Manufacturing orders saw reduced growth in February, the latest sign of an economy that is starting to cool in response to rising borrowing costs. 

Orders for core capital goods–business equipment excluding aircraft and defense– rose 0.2% in February, less than the 0.3% growth recorded for the previous month. Shipments of core capital goods showed zero growth, while total orders fell by 1.0% due to falling demand for transportation goods.

These figures suggest that businesses are slowing their investments in anticipation of leaner times ahead. Until last month, the economy seemed to be resisting the Fed’s efforts to curtail its growth with rising interest rates. Those rate hikes now seem to be kicking in–even as banking fears cause lenders to tighten their purse strings even further. 

“It was disappointing,” said Stan Shipley, a managing director at Evercore ISI.  Much of that disappointment came from unexpected drops in technology and civilian aircraft orders—two areas that tend to show larger swings than other goods. 

But even excluding those categories, Shipley said, today’s report “wasn’t particularly strong.”

It also undercut earlier estimates, suggesting that January’s growth was not quite as robust as it initially appeared. The increase in core capital goods orders for that month was first reported at 0.8%, and later revised downwards to 0.3%. Total orders initially showed a 4.5% drop, but are now calculated to have fallen by 5%. 

The latest report did not account for inflation, which continues to exceed 6% on an annualized basis. Adjusting for rising prices makes it more apparent that manufacturing demand is starting to slow, according to Christopher Low, Chief Economist at FHN Financial. 

“When you look at an inflation-adjusted measure of those (core capital goods) orders,” Low explained, “they have declined six months in a row.” Moreover, surveys of purchasing managers have indicated four consecutive months of contraction.

Altogether, those data points provide growing evidence that businesses are lowering their expectations.  “In most of the manufacturing data,” Low added, “industrial activity has been falling.”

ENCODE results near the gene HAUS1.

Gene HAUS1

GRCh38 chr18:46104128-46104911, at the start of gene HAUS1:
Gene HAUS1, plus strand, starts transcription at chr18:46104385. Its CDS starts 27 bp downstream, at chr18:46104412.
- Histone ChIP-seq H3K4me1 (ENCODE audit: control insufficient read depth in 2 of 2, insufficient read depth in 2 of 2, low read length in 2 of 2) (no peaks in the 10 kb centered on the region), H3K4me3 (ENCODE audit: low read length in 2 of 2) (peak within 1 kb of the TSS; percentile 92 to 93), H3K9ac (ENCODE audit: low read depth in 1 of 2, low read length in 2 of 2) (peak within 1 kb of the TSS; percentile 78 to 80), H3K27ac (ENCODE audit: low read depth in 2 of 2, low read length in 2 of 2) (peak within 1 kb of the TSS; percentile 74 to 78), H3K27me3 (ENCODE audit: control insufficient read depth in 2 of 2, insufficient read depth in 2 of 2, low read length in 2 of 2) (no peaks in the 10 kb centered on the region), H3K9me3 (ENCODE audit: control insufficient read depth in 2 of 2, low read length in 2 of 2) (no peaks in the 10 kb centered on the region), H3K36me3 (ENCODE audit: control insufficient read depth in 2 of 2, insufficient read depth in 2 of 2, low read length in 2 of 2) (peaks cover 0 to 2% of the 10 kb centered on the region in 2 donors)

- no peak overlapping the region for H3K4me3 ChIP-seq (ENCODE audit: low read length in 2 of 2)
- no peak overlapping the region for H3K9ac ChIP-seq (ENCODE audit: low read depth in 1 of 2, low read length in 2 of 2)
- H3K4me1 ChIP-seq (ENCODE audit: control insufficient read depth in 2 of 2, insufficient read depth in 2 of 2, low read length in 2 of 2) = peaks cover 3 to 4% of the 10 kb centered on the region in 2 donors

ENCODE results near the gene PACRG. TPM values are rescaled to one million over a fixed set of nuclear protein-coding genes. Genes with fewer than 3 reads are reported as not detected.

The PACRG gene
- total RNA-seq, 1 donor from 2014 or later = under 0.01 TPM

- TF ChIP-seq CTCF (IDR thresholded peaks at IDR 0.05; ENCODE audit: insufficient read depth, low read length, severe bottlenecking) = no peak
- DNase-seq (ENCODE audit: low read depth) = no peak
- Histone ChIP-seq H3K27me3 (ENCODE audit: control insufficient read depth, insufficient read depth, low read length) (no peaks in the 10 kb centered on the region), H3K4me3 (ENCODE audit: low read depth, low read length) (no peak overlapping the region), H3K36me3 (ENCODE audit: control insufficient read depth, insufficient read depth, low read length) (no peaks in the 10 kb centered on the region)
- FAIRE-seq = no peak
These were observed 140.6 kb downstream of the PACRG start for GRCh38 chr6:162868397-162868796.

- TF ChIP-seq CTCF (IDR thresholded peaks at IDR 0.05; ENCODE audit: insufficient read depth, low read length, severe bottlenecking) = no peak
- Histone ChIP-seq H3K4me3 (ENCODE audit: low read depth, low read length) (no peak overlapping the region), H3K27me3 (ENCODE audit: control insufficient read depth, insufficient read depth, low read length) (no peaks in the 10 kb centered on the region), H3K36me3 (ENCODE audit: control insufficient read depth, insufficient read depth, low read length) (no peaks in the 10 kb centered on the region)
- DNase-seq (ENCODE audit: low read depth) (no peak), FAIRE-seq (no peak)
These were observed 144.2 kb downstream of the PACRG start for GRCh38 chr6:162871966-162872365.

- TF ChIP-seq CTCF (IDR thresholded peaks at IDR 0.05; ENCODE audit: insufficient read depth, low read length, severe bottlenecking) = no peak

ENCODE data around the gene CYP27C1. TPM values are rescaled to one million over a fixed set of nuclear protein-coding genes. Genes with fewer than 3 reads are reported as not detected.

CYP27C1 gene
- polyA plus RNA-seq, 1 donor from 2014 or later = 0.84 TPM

It’s still too early to see how manufacturing will be affected by the ongoing banking crisis, which started with the collapse and seizure of two regional institutions last week. In response, other banks have raised their interest rates and lending requirements, making it more costly for businesses to make new investments.

That could mean trouble for small businesses like West Tool Enclosures, a metal fabricator located in Fergus Falls, MN. The company builds protective cases for municipal water controls.

“We’re growing rapidly,” said owner Glen Westra, who doubled his workforce from three to six over the past year. He’s now hoping to boost his business with new robotic welding machines.

But at a cost of $100,000 per robot, that investment may be more expensive than he initially planned. “Interest rates are going up, that isn’t any fun for me,” Westra said in a phone call. “There’s definitely some capital investment that has to come from somewhere.”

And higher rates may mean a smaller expansion and fewer robot welders. “I need one, but I want six,” Westra said. For now, he expects to settle somewhere in between. 

And those troubles are likely to affect other businesses as well. “Conditions are just growing less and less favorable for capital expenditures,” said Shannon Seery, an economist at Wells Fargo. “Banks are likely going to tighten standards further, which will further weigh on access to credit and borrowing.”

But for the wider manufacturing sector, it may take several months before the full effects of the banking predicament become apparent. Until then, economists will be watching for further signs of a manufacturing slowdown.

“We’ll be watching the auto sector fairly closely,” Low said. “That’s one of the places where tighter bank lending standards should have an immediate impact.”

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